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In GE’s first ‘microfactory,’ anyone can turn an idea into a 3D-printed product

In recent years, dozens of companies have popped up, offering the same service: a platform for ordinary people with great ideas to propose, source, and create innovative objects and services. Kickstarter, Indiegogo, and Quirky are just some of the better known companies starting a trend toward the democratization of manufacturing and inventing. Now GE is joining the fray with its very own FirstBuild microfactory in Louisville, Kentucky, where inventors, students, engineers, and ordinary people can come and make their ideas a reality.

Inventors can design, build, and sell their products all from the same location. However, if you don’t happen to live in Louisville, you can still make your dream invention a reality via the online community for FirstBuild. There, anyone can pitch ideas to the community. Even if you don’t have the know-how, you can find someone who does online. Inventors can team up with others to design and build the product.

Right now, there are many different proposals up for consideration on the FirstBuild site. FirstBuild is currently working on five projects, including a Bottomless Chilled Water Pitcher, food waste disposer, a refrigerator attachment called Chill Hub, and more.

Of course, the microfactory can’t produce every invention that is proposed, but the most popular ideas will be selected. Then, a prototype will be made, tested vigorously, and manufactured right on location. If the inventor agrees to grant GE a license to sell the product, it will appear in the onsite store and online store for anyone to buy. Innovators still own the intellectual property, but GE gets a license to make and sell the product. Either way, the maker gets royalties from all sales.

The idea behind FirstBuild is that “creation begins with the community,” said Venkat Venkatakrishnan, director of research and development for GE Appliances during a press conference, adding that FirstBuild “liberates you to think of any idea and you can collaborate with anyone … There are no constraints.”

A prototype will be made, tested vigorously, and manufactured right on location.

Perhaps one of the coolest things about the microfactory is that anyone can go there and participate. Taylor Dawson, the Lead Project Manager for GE FirstBuild, told Digital Trends that the factory is open daily from 9 a.m. to 9 p.m. and on Saturday from 9 a.m. to 5 p.m. College students, retirees, engineers, and anyone else can come and get engaged with the community.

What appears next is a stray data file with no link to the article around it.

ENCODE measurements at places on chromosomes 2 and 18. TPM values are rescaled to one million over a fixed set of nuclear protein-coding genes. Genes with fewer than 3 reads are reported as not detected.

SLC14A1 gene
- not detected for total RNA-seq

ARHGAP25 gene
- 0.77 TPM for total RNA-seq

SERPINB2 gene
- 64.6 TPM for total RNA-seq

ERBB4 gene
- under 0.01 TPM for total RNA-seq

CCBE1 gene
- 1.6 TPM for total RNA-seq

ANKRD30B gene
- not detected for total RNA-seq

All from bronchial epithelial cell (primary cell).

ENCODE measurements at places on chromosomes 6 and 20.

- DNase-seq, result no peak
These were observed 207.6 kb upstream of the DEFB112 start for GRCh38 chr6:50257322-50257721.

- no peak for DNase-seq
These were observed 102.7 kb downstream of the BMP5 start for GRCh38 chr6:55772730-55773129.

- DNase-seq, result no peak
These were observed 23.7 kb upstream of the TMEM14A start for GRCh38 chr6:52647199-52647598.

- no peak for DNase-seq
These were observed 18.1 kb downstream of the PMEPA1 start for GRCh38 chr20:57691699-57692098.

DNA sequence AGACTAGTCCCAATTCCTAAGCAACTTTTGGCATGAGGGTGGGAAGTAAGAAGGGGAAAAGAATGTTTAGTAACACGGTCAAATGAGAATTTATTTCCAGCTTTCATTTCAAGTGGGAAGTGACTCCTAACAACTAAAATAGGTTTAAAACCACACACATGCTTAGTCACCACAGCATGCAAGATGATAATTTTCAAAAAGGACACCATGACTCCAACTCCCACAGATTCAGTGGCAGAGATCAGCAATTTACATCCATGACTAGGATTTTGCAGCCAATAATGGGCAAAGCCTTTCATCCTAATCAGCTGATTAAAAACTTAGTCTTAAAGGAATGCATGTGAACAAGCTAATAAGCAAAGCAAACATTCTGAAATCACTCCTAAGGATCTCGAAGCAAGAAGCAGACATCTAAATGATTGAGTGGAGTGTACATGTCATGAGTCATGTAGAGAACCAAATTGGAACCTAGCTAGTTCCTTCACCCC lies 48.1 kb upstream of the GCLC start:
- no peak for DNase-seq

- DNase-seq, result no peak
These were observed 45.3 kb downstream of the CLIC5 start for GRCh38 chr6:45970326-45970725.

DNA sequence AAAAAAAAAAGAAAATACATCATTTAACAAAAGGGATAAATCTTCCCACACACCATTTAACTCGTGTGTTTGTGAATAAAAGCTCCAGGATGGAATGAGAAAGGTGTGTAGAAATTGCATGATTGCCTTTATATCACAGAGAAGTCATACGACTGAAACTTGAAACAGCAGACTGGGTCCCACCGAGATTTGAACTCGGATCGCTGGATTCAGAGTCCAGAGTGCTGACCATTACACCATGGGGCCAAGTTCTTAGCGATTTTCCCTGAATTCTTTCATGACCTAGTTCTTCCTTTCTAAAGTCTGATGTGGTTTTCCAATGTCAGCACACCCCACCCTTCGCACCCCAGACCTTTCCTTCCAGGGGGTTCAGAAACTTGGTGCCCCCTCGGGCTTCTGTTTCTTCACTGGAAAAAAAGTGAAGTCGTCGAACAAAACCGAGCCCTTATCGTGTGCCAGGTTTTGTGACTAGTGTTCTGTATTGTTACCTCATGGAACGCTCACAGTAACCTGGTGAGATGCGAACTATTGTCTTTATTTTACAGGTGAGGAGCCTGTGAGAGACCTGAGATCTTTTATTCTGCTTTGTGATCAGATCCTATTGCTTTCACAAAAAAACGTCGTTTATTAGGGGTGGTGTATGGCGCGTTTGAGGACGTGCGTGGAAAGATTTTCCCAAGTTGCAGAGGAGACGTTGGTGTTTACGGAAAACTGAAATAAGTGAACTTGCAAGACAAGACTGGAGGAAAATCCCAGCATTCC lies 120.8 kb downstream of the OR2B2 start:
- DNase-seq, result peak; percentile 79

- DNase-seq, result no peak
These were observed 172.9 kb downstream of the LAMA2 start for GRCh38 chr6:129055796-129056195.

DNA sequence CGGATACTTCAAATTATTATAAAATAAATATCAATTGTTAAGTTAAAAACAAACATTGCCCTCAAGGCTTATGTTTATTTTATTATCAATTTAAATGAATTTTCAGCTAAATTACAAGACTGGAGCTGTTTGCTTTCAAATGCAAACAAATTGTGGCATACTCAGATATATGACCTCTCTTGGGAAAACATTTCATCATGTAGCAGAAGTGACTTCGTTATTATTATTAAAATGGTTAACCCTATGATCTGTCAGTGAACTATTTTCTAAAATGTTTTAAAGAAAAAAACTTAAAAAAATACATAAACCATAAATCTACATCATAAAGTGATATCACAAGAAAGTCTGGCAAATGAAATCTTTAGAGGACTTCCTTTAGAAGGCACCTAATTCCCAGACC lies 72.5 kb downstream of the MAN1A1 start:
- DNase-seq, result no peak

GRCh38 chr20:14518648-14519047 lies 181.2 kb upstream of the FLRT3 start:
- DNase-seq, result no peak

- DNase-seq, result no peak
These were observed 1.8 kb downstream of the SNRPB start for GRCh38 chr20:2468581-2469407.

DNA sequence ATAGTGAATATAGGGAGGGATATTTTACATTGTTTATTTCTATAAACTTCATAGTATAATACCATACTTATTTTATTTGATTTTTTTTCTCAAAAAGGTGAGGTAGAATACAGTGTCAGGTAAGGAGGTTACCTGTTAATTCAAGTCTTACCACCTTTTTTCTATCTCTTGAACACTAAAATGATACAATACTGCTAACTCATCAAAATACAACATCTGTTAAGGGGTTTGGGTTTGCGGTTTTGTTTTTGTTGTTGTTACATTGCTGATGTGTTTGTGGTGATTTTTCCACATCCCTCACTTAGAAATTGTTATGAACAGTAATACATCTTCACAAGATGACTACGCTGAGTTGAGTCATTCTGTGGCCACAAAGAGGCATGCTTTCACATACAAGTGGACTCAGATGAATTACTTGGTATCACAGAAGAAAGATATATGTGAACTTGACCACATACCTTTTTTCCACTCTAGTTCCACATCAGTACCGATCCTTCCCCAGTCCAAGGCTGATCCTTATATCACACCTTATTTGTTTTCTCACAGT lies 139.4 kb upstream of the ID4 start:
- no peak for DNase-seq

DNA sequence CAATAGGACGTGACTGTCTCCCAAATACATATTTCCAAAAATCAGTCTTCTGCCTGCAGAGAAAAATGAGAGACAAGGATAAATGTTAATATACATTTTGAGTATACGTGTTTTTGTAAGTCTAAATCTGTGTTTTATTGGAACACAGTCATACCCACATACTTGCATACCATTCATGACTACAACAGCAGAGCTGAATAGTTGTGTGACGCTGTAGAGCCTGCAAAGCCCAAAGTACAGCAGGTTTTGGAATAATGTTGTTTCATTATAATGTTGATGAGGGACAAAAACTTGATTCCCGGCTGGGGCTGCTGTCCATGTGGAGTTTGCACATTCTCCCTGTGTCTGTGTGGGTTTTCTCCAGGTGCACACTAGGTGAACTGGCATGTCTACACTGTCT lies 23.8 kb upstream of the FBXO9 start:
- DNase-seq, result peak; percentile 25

“FirstBuild is about co-creation,” Dawson told us. “Where others have focused on crowd sourcing ideas and taking them to market, FirstBuild will engage a wide range of people from enthusiasts to engineers to designers and makers.”

FirstBuild believes that allowing customers to dream up and create products will not only result in great, innovative designs, but also improve customer satisfaction.

“Our community members are people who experience our products on a daily basis,” Dawson told us. “If you want to improve the consumer experience, give the consumer a voice.”

“When we launch a product we’ll let our community be the first to purchase that product and they’ll give us valuable feedback,” Dawson added. “Our community members will want to buy our products because they were involved in the ideation, design, and manufacture of our products, and because the core value proposition of the product is a great user experience. Also, getting engaged with an open community exposes us to a wide range of ideas, allowing us to test which ideas are best by making a real product.”

Since FirstBuild has a partnership with the popular 3D printer MakerBot, many of the products will feature 3D printed parts, making them faster and cheaper to make.

“We have MakerBot machines in the microfactory to allow us to iterate on designs rapidly,” Dawson said. “The genius of MakerBot is the cost of both the machine and the material is dramatically lower than conventional options. The engineer who developed our Smart Pitcher basically set a Makerbot on his desk and built parts all day long, every day until he had the product right.”

3D printing at the microfactory will also benefit inventors because “it allows us to make new products small batches, taking ideas from mind to market in months rather than years,” Dawson told Digital Trends. “Since starting design on products a few months ago, we already have a few products that are showroom-floor ready. I am not aware of this ever happening before in the appliance industry.”

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Malarie Gokey
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